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When Frédéric Barnier, Technical Director of winemaking of the iconic Maison Louis Jadot winery in Burgundy, France visited Los Angeles earlier this year, I had the chance to meet with him over lunch at Gracias Madre. We enjoyed an array of haut vegan-Mexican fare along with a range of wines from Jadot’s entry-level offerings from Chablis, Pouilly-Fuissé, Mâcon-Villages, their Bourgogne Rouge and Beaujolais-Villages. From Chablis to Beaujolais, they produce several smaller production wines from coveted appellations–too many to list here, but detailed on Jadot’s website.


Map source: (under "Wines")
Map source: (under “Wines”)

And just this past week, Wally’s Vinoteca in Beverly Hills, Los Angeles hosted a vertical tasting of Jadot’s Premier Cru “Clos des Ursules” from Beaune (scroll down for notes on the vertical tasting, below the interview with Barnier). This wine comes from vines growing in a walled in portion (see map above) of the Beaune Premier Cru “Vignes Franches,” which is a Monopole. The “Clos” was purchased in 1826 by Louis Henry Denis Jadot, and is solely owned by the Jadot Family. So, to be clear, Jadot owns a small vineyard, within a Monopole. This will all make sense once plowed through the WSET or taken the French Wine Scholar intensive.

For now, let’s get into this fun Q&A with Frédéric, who has an impeccable sense of humor, which comes through brilliantly in his heavily-accented English.

Jonathan Cristaldi, Editor-in-Chief, Did you grow up in a winemaking family?

Frédéric Barnier: “I’m Originally from Brittany, not Burgundy. I’m the first one in my family to work in wine. My father worked in finance. I had this idea to follow in his footsteps, but I always saw him stressed… sometimes very stressed. And he’s clearly a wine lover–has a huge passion for wine. So, when I was younger, we always had a bottle of wine on the table. When it came time for me to think about a career he said, ‘You have possibilities: one is to follow the line or to do something very different.’ Which was a surprise for me.”

Q: I take it you didn’t go into finance?

“I went to the Agronomic School of Montpellier and studied viticulture and oenology. After school I had an opportunity to work in Burgundy in 1999 at Château de Chassagne-Montrachet. I ended up staying for a decade after which time I was offered an opportunity to come to Jadot by Jacques Lardière (who was winemaker for 42 years at Jadot), and it was something I could not pass up.”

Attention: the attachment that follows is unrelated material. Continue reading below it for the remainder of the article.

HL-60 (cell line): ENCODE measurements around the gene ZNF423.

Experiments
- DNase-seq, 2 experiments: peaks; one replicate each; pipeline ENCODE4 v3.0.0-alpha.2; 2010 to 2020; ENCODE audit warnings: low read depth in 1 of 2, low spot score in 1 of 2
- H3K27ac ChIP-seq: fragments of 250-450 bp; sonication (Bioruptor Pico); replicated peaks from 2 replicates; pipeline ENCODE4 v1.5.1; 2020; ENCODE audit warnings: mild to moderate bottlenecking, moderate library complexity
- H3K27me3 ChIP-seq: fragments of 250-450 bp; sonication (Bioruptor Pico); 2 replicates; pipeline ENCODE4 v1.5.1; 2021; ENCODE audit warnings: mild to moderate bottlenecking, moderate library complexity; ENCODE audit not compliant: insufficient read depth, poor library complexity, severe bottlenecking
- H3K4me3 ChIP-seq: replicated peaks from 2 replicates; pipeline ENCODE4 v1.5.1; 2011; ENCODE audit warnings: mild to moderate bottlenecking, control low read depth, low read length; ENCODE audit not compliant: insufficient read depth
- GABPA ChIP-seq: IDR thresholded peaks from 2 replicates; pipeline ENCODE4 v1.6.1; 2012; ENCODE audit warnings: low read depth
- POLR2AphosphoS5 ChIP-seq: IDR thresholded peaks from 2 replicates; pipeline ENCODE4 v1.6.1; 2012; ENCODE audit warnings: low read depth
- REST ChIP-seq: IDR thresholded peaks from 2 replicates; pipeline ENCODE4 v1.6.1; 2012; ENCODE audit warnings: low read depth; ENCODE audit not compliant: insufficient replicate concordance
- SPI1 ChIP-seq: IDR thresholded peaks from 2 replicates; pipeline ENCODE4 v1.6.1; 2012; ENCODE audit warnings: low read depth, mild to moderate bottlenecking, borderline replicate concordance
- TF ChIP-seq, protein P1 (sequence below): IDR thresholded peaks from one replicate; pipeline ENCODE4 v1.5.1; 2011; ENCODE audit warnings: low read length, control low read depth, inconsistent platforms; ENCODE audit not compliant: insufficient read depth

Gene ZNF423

Q: What was it like going from such a small production operation to Jadot?

“For me it was a fantastic opportunity–to work for Jadot is something special. So, it’s fantastic for me, let’s see if it’s fantastic for the wines! People think that when you produce volume you cannot be good. We know that, and it’s a challenge we like. And we know we can–and are proud to produce a number of cases of Mâcon-Village, a number of cases of good Bourgogne Pinot Noir, a number of cases of good Bourgogne Chardonnay and after that we have three barrels of Musigny and 20 barrels Clos Saint-Jacques, which are very special and we know the challenge is there because when we want it to be good here [indicating in the bottle and in the glass], it’s a lot of work.”

Q: We’re tasting through your regional appellation wines of Burgundy. How much of this do you produce?

“This is more than half of our production. We include Beaujolais-Village because we consider it belonging to the family of Burgundy. It’s true that the plain where we farm Bourgogne Pinot Noir and Chardonnay are not the best spots, but it means that when you want to produce 1 million bottles of Bourgogne Pinot Noir–to find good Bourgogne Pinot Noir is a real challenge. So you need to control a large part of what you produce. So we have a winery where we control the winemaking, we control the aging, and the way to make this wine is only a little bit different than the way you make a Musigny.